My name is Alicia and I’ll be the new Community Science Coordinator at Fraser Riverkeeper - a subsidiary of Swim Drink Fish Canada.
I’m an Environmental Educator, with five years of outreach experience on behalf of conservation-based nonprofits. I’ve been fortunate enough to work with Stanley Park Ecology Society, Canadian Parks and Wilderness Society - BC Chapter, Invasive Species Council of BC, and now Fraser Riverkeeper.
At present, my top water-related passions include safeguarding the West Coast’s endangered Southern Resident orca whale population and advocating for access to safe drinking water in Indigenous communities.
Three playful orcas in the Strait of Georgia. Photo: Jeff Gunn, Flickr.
I was born and raised in British Columbia. Having been brought up on the coast, my connection to water is a strong one. I grew up splashing about in any natural waterbody I could find. One of my favourite places is the Pacific Ocean surrounding my watermark, Neck Point Park, located on the traditional and ancestral territory of the Snuneymuxw Nation.
As children, my brother and I would spend a few weeks of summer vacation with our paternal grandparents in Nanaimo, British Columbia. Nearly every day, we would venture down the road and enter the shade covered trails of Neck Point Park. After a short while, dark patches of Garry oak forest would give way to bright rays of light, revealing the shoreline ahead.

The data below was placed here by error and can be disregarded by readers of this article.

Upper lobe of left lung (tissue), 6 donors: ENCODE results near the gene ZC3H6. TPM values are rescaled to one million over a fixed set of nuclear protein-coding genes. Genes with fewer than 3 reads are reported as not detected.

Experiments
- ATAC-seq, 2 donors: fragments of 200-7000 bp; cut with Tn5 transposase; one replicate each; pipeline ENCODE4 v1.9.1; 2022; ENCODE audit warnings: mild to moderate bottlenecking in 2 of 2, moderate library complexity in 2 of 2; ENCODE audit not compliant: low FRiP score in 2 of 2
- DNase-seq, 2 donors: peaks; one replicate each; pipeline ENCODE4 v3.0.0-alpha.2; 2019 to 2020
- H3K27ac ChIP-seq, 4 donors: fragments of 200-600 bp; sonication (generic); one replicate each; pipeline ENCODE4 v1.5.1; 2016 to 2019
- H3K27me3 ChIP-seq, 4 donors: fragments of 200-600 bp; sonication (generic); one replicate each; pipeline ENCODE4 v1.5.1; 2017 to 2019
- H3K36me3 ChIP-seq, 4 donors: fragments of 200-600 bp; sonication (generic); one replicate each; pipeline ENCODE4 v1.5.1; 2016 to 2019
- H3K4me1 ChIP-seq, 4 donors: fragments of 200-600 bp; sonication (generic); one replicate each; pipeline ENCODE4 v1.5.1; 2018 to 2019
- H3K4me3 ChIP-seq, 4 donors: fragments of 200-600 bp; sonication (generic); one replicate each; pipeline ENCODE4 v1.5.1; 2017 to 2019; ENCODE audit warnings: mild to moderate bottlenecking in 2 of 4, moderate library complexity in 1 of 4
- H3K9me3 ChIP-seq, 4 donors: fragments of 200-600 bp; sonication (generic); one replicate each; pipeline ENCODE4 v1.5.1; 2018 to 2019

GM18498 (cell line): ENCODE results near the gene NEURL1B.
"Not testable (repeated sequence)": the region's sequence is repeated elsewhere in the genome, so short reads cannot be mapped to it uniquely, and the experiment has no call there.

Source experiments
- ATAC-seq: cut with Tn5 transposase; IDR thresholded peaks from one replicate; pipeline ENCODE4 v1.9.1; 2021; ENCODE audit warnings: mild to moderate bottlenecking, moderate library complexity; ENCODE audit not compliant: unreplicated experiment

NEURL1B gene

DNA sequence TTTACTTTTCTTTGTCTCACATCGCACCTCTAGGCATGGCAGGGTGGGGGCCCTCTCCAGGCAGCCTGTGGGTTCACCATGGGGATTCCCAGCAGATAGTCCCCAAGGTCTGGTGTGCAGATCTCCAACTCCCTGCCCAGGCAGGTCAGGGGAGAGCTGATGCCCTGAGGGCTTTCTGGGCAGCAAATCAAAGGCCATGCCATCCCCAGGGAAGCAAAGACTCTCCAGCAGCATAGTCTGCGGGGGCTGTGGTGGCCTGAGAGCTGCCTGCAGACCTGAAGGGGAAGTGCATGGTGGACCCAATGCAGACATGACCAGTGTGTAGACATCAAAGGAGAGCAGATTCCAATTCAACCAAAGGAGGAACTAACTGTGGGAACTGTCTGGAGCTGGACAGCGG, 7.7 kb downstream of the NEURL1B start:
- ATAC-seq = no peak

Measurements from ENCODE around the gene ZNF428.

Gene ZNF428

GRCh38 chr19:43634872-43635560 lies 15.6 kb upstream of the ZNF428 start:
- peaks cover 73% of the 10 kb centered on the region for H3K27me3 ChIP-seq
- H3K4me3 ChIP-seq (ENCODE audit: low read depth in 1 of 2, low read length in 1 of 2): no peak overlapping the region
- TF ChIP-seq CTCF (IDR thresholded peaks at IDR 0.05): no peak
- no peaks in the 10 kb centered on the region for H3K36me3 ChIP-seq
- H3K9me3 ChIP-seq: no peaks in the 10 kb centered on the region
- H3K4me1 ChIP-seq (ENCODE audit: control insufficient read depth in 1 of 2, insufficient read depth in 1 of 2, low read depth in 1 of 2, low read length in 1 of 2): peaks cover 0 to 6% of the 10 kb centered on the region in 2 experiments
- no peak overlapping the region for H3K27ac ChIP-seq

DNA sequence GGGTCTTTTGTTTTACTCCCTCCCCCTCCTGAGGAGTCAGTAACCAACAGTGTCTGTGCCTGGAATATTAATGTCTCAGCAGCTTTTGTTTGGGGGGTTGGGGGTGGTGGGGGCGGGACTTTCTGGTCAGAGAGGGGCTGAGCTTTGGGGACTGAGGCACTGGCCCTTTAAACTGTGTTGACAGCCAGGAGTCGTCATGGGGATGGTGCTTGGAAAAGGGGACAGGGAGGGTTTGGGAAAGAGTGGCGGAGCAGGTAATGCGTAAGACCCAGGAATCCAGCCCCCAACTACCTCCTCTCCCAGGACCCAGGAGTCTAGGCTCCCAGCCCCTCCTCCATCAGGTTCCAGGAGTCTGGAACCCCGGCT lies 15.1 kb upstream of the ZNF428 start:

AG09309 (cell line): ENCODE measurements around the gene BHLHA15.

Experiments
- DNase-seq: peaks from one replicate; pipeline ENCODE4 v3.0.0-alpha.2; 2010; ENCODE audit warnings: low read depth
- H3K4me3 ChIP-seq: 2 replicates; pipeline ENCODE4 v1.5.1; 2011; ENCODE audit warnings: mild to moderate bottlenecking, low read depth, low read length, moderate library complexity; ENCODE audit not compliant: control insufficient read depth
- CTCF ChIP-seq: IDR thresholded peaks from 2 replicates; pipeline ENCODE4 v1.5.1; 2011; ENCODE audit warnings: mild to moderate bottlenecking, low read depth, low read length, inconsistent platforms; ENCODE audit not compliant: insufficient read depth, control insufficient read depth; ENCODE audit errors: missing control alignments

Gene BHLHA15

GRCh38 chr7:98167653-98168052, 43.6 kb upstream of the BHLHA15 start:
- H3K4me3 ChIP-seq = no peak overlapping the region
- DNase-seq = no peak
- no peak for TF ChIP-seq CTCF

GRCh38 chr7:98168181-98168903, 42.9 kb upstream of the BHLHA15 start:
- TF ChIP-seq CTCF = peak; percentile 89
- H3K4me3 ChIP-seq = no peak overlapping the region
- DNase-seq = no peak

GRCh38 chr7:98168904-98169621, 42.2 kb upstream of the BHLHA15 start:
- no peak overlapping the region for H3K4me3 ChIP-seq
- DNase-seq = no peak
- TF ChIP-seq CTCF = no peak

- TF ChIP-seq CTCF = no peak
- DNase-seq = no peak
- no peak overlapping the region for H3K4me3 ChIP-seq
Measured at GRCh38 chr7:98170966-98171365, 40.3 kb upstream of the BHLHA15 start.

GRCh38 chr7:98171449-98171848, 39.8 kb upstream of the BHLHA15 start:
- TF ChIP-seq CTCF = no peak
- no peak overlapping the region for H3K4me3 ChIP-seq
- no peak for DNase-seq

The view of the shoreline of Neck Point Park. Photo: Outdoor Vancouver.
Immediately, my brother and I would race towards the water, our grandmother shouting to “walk slowly!” (as to not slip on the barnacle encrusted rocks). For hours, we would scour glittering tide pools for signs of life - crabs, mussels, and snails. Our true prize, however, would be found in the deep crevices between rock faces...but to find those, we had to climb. Our grandfather led the way with a trusted walking stick in hand (one that he carefully selected in the trails). We would scale rugged cliffs and navigate carpets of kelp, hoping to spot a glance of vibrant orange or purple. It wouldn’t take long to spot the starfish. Our grandfather would gently pry one from its slippery surface and pass it to us. My fingers sliding over its rough back, I would turn it over, marvel at its tube feet, and giggle at the suction cup sensation upon my hand. After admiring its undeniable beauty, I would return our newly found friend back to its resting place. Our marine invertebrate adventures would end with a picnic, windswept hair, and saltwater skin.
Alicia with her grandfather and brother, admiring a starfish. Photo: Alicia Elgert.
I treasure those days spent by the sea - they strengthened my connection to nature, encouraged my passion for biodiversity, and provided lasting memories of my grandparents. To this day, every time I visit Nanaimo, a trip to Neck Point Park is always on the itinerary.
I’m beyond excited to begin this new phase of my life with Fraser Riverkeeper. I look forward to keeping you posted on our water stewardship journey!